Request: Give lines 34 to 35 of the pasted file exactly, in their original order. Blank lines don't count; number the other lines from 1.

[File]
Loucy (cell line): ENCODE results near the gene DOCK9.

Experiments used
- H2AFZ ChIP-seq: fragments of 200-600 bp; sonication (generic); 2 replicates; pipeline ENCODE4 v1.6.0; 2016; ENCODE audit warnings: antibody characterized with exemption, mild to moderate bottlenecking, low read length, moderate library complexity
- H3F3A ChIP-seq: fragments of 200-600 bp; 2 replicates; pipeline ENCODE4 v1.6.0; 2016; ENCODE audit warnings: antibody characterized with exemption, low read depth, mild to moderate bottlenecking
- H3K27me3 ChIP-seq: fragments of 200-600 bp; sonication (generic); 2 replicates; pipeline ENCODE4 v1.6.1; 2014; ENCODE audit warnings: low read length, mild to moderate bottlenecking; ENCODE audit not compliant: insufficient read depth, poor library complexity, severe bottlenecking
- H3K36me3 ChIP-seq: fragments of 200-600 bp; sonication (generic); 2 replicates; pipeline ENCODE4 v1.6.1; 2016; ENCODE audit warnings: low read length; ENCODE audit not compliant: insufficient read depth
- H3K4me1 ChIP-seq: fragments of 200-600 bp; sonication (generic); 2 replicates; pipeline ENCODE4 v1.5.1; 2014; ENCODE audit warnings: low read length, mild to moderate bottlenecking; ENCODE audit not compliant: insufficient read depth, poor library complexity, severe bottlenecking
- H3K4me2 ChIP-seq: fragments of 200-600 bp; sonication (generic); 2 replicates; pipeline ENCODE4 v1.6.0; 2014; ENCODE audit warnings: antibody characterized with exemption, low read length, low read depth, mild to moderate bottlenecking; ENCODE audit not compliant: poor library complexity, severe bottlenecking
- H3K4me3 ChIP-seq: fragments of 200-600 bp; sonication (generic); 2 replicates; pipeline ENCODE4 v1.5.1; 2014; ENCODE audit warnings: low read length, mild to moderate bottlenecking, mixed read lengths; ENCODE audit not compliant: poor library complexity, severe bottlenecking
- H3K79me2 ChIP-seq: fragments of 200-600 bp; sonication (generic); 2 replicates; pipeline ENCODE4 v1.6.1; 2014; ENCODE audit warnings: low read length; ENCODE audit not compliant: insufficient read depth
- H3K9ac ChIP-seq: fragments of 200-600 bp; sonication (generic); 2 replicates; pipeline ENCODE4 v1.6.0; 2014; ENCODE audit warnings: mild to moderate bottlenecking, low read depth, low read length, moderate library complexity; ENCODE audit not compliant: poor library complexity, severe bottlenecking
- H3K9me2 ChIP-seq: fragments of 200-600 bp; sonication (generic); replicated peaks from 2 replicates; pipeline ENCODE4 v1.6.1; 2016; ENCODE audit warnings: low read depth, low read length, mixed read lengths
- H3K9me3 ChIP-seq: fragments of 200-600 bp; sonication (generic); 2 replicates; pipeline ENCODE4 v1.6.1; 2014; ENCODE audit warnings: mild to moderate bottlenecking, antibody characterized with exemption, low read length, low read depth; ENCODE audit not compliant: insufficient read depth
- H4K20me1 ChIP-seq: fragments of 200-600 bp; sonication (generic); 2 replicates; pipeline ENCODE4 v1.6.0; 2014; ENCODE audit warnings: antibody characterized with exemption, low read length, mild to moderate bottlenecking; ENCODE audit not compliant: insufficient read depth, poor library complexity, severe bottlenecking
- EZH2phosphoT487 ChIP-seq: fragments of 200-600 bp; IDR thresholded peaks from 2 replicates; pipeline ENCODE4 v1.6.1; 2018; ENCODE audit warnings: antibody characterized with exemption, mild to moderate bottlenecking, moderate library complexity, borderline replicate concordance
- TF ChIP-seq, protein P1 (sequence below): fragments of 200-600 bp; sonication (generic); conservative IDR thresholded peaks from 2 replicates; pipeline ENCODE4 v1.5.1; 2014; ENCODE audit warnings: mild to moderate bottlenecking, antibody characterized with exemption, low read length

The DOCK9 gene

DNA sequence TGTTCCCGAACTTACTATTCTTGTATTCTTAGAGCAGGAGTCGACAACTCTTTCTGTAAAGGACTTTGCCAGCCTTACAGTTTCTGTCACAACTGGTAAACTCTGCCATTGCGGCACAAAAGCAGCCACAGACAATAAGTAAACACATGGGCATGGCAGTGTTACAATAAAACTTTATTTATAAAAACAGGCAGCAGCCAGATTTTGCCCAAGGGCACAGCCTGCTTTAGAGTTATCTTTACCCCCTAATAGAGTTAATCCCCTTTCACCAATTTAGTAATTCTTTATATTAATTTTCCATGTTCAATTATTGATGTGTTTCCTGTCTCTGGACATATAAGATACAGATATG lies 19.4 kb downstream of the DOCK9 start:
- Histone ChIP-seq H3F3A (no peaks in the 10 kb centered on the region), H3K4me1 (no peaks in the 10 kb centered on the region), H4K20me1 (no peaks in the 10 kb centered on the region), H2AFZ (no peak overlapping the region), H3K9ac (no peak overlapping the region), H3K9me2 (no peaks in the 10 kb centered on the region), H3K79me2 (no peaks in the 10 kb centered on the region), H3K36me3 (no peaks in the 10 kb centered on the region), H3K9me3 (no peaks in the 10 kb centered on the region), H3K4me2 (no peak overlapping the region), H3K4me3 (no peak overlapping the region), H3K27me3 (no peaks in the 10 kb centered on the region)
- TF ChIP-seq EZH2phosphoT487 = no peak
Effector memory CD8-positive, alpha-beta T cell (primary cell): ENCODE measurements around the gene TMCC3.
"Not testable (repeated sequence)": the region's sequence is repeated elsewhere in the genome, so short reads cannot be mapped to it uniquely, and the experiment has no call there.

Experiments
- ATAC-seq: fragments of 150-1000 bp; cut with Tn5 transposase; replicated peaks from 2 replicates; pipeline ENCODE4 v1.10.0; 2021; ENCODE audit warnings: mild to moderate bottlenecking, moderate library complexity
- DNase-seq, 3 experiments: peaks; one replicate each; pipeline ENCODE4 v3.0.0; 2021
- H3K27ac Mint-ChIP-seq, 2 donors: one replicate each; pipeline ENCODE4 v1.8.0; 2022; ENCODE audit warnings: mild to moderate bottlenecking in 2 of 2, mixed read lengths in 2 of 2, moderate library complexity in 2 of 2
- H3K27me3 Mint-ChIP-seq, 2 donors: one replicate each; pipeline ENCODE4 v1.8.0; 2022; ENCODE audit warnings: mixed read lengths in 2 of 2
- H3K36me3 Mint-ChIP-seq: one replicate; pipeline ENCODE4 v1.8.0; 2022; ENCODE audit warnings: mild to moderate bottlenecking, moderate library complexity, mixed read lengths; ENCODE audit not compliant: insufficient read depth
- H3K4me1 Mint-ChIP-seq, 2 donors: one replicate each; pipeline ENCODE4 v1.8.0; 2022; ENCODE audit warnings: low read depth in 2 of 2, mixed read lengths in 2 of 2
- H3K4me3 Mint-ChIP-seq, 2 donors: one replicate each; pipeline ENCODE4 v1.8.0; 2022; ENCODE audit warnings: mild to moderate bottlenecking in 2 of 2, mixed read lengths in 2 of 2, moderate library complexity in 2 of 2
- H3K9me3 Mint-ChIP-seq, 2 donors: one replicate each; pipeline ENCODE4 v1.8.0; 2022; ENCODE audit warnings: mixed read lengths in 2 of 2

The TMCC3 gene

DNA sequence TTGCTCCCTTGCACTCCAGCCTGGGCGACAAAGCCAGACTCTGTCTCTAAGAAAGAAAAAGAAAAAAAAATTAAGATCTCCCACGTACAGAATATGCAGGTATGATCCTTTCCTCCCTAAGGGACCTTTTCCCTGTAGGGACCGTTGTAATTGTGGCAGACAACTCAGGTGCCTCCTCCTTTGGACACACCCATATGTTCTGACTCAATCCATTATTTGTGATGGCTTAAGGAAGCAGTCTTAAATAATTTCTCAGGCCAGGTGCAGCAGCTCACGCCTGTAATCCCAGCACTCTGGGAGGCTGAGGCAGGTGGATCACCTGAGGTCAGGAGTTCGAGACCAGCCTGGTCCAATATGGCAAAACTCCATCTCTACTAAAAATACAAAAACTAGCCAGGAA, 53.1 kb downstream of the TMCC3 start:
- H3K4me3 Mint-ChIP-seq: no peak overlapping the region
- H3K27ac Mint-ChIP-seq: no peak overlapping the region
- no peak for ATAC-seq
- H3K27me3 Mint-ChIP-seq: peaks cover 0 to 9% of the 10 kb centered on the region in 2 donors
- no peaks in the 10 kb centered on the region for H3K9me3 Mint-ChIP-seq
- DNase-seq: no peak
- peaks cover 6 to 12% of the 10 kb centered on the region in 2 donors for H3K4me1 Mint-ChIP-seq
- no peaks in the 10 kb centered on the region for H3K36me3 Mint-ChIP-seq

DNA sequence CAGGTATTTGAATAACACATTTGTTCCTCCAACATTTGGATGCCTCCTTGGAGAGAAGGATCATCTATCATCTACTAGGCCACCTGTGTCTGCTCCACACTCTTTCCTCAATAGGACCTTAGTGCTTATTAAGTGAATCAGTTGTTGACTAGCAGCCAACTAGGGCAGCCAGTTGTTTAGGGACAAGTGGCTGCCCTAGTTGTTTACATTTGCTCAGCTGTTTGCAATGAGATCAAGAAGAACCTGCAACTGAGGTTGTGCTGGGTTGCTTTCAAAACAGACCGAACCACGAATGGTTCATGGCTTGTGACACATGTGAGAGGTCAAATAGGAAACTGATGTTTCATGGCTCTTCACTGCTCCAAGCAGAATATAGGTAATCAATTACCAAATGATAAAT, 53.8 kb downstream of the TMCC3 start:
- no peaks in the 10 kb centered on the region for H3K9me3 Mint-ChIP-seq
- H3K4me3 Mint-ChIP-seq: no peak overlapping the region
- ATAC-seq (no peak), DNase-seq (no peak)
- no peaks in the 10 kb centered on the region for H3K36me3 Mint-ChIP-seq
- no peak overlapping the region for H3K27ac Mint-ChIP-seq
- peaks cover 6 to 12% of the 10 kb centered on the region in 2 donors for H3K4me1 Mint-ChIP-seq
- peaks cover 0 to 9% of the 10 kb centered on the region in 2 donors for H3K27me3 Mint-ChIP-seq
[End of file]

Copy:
- H3K4me3 Mint-ChIP-seq: no peak overlapping the region
- H3K27ac Mint-ChIP-seq: no peak overlapping the region